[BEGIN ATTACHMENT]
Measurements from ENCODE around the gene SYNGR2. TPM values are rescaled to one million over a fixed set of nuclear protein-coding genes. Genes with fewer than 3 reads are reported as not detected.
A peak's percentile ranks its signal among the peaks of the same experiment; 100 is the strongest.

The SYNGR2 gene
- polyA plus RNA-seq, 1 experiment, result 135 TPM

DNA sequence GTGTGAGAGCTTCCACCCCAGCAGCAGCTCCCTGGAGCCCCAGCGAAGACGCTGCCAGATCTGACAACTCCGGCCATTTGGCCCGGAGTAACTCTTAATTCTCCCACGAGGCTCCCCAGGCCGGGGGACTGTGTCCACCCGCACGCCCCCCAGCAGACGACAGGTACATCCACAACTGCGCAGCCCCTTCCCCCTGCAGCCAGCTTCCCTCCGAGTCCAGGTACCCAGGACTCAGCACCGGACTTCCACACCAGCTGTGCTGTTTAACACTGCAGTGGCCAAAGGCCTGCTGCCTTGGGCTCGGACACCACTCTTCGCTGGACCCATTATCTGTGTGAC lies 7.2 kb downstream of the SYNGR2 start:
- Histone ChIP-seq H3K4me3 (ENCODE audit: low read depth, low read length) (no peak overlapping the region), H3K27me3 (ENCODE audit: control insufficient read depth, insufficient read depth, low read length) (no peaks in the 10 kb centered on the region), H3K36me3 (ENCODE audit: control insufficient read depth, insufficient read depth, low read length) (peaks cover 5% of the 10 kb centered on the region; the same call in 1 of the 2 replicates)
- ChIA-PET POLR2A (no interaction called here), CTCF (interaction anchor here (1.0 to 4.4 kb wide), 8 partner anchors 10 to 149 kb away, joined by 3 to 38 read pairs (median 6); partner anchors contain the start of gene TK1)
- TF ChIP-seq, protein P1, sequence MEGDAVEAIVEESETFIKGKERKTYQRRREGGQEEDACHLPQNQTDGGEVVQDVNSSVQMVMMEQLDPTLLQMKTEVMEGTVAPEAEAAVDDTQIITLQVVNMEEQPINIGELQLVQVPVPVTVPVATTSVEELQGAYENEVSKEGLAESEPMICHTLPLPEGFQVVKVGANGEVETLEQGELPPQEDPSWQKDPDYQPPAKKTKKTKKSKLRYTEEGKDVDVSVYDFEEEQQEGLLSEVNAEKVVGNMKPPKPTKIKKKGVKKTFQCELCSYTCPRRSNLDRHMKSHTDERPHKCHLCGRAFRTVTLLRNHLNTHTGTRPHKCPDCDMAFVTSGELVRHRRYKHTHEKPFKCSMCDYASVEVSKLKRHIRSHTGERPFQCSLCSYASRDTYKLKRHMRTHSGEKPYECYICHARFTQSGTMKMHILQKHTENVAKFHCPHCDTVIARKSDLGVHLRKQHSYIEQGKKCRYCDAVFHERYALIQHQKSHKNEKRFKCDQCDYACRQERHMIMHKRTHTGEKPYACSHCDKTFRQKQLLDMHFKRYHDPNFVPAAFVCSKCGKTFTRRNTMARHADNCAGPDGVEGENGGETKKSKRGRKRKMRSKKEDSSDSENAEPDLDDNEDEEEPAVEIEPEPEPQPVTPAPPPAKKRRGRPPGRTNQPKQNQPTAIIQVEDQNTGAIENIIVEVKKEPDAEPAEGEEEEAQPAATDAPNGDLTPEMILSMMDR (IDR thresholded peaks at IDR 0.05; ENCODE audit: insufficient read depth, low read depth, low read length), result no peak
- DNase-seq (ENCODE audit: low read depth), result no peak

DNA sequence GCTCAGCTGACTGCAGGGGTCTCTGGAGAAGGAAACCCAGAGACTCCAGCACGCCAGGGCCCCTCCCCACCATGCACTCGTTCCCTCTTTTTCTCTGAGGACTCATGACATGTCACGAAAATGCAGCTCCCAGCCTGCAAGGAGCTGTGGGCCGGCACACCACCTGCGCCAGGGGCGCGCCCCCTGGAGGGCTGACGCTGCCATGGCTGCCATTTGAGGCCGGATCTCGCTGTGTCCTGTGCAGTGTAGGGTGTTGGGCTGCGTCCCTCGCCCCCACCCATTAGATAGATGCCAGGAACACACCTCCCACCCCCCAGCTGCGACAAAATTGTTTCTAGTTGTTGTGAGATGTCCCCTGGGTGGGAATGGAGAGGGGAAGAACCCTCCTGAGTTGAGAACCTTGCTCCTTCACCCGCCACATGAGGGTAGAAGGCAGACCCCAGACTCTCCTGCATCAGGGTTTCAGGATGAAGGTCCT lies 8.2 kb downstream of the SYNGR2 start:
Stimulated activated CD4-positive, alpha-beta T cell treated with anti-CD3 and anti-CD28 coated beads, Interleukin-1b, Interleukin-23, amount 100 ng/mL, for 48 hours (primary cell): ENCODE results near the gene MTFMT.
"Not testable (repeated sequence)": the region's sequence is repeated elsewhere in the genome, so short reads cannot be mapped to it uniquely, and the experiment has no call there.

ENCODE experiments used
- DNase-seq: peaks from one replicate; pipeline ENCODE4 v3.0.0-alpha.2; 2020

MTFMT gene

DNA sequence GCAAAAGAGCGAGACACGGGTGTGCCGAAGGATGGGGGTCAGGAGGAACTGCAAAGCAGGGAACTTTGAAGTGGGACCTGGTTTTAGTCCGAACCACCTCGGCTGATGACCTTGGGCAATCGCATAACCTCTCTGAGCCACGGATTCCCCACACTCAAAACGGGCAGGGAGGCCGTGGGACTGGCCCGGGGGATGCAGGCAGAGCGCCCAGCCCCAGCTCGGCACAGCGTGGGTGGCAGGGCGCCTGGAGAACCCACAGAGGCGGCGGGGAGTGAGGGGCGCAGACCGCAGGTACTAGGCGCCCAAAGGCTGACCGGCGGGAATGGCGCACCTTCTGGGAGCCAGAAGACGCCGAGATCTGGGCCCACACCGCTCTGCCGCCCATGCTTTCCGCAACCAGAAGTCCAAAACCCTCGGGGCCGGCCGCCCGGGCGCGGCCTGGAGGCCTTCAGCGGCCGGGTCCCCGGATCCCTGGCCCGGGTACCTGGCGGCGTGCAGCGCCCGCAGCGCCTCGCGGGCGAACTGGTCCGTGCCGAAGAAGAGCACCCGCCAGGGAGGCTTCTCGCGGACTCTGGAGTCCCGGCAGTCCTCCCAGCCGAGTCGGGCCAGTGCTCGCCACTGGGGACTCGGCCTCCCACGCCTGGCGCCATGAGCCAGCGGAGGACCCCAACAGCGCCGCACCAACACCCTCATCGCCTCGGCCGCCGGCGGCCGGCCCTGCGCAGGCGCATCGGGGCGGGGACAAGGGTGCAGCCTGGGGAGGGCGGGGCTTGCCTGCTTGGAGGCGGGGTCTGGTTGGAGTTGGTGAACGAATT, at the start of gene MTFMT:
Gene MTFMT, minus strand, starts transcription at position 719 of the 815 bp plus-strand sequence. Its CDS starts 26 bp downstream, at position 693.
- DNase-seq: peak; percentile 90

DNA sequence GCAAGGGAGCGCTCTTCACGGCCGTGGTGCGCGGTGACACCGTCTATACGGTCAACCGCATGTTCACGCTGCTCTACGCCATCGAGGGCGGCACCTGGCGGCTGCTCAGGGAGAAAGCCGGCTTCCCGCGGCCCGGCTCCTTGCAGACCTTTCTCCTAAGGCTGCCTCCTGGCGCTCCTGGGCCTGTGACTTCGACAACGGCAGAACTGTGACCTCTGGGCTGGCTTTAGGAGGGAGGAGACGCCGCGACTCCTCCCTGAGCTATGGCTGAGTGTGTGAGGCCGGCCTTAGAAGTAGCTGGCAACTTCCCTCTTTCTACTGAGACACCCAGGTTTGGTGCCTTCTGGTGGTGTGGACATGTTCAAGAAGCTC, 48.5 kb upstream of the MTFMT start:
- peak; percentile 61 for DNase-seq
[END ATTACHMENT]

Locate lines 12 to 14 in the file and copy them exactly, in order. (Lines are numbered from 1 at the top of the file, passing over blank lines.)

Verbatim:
"Not testable (repeated sequence)": the region's sequence is repeated elsewhere in the genome, so short reads cannot be mapped to it uniquely, and the experiment has no call there.

ENCODE experiments used
- DNase-seq: peaks from one replicate; pipeline ENCODE4 v3.0.0-alpha.2; 2020